Admin {{ }} Logout Looking to lose weight? Try our FREE Calorie Counter » | Log In
Fitness Nutrition Forums

Here's What Gluten Does to Your Body

Gluten has a terrible effect on people who suffer from celiac disease and gluten sensitivity, and eating gluten could cause serious problems to these individuals as they're unable to digest it. But in recent years there seems to be a bit of a trend about going “gluten-free,” and people often feel this is a healthier option. But is it, really?

What is Gluten?

Gluten is a protein that can be found in wheat, spelt, barley, and rye. Some of the most recognizable foods packed with gluten are bread, processed meats, candies, desserts, pasta, and cereal. There are also many foods that have “hidden gluten,” which is why Medical News Today notes it’s important to always check the nutritional label.

According to Healthline, a 2013 study revealed that a third of the American population are trying to cut out gluten. This is needed for people who have celiac disease, gluten sensitivity, and wheat allergy.

Celiac Disease is a Serious Autoimmune Disease

Celiac disease currently affects around 1 percent of the population, but can be more common in elderly people, Healthline reports. This condition is classified as an autoimmune disease because the immune system attacks the gluten in the body, as well as the lining of the intestinal wall. This could lead to intestinal damage and digestive issues, and because the body is unable to absorb nutrients it can result in anemia and other nutrient deficiencies.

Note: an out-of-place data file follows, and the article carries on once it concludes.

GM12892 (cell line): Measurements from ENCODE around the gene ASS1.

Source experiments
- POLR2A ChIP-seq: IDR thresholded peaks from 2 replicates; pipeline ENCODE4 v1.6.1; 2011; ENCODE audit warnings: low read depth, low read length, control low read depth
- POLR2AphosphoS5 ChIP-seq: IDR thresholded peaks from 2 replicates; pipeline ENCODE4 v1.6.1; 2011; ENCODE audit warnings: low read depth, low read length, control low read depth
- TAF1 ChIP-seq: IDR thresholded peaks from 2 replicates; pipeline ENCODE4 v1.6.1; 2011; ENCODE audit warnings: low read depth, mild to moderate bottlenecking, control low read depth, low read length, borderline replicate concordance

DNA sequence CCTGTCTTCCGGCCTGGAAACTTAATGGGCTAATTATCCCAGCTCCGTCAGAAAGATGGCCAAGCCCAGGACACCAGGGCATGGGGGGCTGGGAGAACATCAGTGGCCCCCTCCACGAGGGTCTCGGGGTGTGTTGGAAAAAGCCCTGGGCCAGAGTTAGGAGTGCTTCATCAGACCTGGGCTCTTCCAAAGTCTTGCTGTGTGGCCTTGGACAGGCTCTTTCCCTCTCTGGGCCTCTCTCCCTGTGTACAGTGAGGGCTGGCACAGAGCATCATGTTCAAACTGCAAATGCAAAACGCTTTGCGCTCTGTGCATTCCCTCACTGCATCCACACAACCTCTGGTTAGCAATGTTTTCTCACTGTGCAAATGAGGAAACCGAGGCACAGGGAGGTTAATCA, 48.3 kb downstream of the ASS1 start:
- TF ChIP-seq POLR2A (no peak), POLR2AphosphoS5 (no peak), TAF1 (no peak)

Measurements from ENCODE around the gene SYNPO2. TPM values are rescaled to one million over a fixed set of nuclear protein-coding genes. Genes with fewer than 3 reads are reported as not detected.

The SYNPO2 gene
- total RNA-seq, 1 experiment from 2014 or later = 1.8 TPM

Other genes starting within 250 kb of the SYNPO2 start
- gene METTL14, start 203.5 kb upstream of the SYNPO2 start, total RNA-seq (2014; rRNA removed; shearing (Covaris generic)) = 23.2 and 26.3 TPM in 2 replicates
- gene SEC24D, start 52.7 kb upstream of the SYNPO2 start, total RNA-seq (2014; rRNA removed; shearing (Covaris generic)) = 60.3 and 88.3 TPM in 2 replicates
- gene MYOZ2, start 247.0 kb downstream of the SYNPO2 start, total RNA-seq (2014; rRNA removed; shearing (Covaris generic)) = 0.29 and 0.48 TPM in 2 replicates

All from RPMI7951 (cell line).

Gluten Intolerance is Common

Although celiac disease is rare, gluten intolerance is becoming much more common. The publication notes that some people experience symptoms related to the consumption of gluten, although there is no clear way of diagnosing it.

The Relationship Between Brain Disorders and Gluten

Putting aside gastrointestinal health, gluten may also have an effect on the brain, because according to Healthline, in some cases gluten has either caused or worsened neurological illness. The most notable neurological disorder that could be, in part, caused by gluten is cerebellar ataxia, which causes problems with balance, movements, and talking.

But studies have also found that a gluten-free diet has benefited patients with schizophrenia, epilepsy, and autism.

Say Yes, or No, to Gluten?

So, the big question, should you eliminate gluten from your diet? According to LiveStrong, if you do not have any of the above health conditions, there is no evidence to suggest that you should eliminate gluten from your diet. In fact, it could be doing you more harm than good because these foods are often processed and high in sugar and fat. The publication also notes that they don’t always have the vitamins and minerals that gluten foods could have (like fiber, calcium, iron, and folate).

Medical News Today notes that many people are choosing a gluten-free diet because of the perception that it’s healthier, because of the increase in gluten-free options, and because many people have actually noticed that they feel better after eliminating gluten because they had a sensitivity to the protein.

[Image via Shutterstock]

{{ oArticle.title }}

{{ oArticle.subtitle }}